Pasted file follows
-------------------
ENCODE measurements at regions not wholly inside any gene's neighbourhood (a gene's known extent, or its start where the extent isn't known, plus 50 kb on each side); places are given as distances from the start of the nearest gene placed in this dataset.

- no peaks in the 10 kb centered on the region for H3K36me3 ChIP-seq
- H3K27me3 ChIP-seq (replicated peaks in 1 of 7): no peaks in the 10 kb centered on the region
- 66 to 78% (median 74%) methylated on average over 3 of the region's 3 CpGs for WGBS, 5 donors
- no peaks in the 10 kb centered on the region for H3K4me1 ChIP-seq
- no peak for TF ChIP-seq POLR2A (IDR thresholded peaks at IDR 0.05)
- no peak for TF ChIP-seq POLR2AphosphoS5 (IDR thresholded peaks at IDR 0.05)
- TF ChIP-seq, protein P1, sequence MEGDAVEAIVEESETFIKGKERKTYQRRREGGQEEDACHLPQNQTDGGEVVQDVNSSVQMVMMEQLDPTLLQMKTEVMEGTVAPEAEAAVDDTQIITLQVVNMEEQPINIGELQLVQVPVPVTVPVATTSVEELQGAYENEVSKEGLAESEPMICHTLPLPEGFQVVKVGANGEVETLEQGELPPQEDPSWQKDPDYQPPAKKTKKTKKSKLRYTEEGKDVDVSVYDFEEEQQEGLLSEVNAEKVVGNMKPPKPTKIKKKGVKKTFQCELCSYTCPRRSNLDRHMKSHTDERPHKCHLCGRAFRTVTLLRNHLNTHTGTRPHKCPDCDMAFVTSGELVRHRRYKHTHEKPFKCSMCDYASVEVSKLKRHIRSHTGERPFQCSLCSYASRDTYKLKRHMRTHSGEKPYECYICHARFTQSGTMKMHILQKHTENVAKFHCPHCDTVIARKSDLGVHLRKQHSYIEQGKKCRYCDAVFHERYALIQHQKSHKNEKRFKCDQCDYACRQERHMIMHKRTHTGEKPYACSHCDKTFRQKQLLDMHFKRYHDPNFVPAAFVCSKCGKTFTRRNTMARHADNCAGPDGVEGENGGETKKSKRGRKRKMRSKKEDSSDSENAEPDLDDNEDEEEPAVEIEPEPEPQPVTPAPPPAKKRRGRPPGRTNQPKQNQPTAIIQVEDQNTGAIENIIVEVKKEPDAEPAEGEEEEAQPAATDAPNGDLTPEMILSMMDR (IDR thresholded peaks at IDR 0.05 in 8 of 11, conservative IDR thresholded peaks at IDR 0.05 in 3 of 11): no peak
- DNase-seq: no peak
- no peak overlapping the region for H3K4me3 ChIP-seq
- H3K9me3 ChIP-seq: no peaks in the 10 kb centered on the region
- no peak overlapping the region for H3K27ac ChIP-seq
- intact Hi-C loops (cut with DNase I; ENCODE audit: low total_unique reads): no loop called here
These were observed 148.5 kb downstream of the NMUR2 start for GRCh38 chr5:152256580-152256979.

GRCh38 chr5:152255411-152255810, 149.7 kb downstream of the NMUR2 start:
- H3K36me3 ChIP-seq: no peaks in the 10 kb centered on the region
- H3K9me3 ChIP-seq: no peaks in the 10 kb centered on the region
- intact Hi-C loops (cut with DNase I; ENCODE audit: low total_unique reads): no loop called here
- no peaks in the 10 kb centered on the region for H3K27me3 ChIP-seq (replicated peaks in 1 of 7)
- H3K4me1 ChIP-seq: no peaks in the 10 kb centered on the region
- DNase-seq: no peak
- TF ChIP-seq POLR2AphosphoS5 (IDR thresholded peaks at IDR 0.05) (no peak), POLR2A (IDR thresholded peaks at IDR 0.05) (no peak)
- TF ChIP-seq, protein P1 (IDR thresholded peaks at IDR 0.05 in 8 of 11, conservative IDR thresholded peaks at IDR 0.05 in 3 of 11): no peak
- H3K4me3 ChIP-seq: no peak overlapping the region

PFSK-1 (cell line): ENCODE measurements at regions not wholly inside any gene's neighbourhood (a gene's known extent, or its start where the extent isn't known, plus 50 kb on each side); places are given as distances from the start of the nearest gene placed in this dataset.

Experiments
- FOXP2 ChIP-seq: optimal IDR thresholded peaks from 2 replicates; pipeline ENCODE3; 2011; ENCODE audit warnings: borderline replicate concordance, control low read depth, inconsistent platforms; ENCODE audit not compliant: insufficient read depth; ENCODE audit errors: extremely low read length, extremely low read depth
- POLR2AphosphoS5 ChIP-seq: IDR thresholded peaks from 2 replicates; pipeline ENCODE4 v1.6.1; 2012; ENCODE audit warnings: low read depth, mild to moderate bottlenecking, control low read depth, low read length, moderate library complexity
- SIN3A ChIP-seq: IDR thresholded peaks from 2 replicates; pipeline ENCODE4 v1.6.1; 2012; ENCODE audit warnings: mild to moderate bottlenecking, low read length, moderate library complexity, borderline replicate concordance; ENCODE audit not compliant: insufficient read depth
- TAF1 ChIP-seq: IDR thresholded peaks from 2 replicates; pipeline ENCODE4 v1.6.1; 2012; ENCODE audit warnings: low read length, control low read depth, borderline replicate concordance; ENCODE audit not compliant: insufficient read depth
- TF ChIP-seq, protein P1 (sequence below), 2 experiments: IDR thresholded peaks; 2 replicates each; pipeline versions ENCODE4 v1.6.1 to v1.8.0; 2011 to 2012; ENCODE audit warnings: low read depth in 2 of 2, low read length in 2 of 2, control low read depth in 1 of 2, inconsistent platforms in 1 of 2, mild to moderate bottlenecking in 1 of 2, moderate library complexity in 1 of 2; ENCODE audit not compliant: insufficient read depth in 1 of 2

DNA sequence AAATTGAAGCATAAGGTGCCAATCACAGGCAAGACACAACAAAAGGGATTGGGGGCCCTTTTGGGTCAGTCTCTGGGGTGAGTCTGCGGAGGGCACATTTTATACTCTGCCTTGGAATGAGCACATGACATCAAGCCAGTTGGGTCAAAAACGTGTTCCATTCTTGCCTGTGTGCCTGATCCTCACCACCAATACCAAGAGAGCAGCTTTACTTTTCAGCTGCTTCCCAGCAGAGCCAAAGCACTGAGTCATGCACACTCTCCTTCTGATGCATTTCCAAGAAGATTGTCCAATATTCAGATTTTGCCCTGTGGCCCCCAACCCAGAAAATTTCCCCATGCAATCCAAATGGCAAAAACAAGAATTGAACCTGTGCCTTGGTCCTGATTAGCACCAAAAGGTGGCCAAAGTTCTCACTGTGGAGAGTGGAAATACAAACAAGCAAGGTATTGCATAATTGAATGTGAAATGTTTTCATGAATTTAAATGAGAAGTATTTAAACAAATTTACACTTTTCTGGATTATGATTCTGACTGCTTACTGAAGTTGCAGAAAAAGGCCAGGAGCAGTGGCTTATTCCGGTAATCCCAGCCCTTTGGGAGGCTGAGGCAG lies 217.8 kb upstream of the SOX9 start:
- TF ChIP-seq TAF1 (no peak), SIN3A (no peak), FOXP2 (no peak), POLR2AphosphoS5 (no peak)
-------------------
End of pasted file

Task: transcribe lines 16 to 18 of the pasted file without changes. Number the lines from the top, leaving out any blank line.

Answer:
- H3K36me3 ChIP-seq: no peaks in the 10 kb centered on the region
- H3K9me3 ChIP-seq: no peaks in the 10 kb centered on the region
- intact Hi-C loops (cut with DNase I; ENCODE audit: low total_unique reads): no loop called here